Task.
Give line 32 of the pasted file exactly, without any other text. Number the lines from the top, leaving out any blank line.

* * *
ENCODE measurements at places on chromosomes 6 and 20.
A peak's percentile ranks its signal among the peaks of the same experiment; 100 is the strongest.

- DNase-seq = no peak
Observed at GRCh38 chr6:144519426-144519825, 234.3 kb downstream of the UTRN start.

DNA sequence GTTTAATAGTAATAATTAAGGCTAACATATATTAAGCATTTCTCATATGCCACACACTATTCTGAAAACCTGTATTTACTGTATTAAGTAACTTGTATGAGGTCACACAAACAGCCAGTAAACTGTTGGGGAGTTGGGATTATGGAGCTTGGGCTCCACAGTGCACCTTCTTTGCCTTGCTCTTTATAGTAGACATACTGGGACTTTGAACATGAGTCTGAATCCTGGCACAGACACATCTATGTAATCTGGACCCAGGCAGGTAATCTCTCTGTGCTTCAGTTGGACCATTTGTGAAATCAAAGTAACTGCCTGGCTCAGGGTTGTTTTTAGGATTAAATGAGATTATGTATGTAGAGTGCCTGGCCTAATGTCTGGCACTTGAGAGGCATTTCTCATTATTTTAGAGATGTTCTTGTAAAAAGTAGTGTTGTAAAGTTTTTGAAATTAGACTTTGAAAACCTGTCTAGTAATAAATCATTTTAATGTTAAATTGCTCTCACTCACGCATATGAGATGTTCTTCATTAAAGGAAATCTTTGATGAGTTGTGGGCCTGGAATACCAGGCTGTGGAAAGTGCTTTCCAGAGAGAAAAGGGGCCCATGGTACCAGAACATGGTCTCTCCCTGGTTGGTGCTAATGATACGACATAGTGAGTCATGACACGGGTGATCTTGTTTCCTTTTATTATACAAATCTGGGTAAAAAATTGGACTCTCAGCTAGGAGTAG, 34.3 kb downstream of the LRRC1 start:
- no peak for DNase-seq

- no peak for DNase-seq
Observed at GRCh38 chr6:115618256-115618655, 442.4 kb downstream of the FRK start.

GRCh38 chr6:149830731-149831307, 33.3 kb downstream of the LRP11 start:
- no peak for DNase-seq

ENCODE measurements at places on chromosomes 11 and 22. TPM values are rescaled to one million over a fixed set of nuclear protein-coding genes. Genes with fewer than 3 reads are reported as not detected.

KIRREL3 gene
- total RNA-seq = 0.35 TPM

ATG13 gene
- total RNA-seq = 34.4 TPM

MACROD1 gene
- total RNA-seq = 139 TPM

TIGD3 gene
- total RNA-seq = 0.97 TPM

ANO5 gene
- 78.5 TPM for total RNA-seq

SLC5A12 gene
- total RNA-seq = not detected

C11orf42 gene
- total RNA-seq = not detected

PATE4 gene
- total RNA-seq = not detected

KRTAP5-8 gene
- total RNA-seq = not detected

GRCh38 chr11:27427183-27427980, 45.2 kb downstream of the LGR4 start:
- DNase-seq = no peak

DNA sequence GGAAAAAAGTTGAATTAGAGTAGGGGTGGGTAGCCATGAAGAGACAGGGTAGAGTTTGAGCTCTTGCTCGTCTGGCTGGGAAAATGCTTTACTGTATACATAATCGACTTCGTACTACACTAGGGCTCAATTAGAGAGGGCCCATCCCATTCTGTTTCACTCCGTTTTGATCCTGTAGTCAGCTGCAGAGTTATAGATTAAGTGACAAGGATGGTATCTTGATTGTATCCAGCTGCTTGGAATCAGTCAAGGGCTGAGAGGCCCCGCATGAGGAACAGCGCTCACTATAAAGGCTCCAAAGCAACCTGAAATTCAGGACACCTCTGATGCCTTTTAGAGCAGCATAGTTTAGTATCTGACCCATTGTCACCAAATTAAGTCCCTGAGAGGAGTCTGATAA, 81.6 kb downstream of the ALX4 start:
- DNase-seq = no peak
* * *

DNA sequence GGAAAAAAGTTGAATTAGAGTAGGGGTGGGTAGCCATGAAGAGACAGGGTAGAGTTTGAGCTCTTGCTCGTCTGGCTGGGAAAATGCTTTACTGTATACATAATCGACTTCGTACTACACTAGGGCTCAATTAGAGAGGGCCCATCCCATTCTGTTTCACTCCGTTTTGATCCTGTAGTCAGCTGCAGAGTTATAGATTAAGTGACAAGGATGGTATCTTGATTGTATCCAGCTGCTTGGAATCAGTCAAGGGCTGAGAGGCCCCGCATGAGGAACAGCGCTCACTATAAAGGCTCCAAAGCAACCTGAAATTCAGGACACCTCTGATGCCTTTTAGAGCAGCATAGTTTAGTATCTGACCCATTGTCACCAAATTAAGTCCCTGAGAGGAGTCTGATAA, 81.6 kb downstream of the ALX4 start: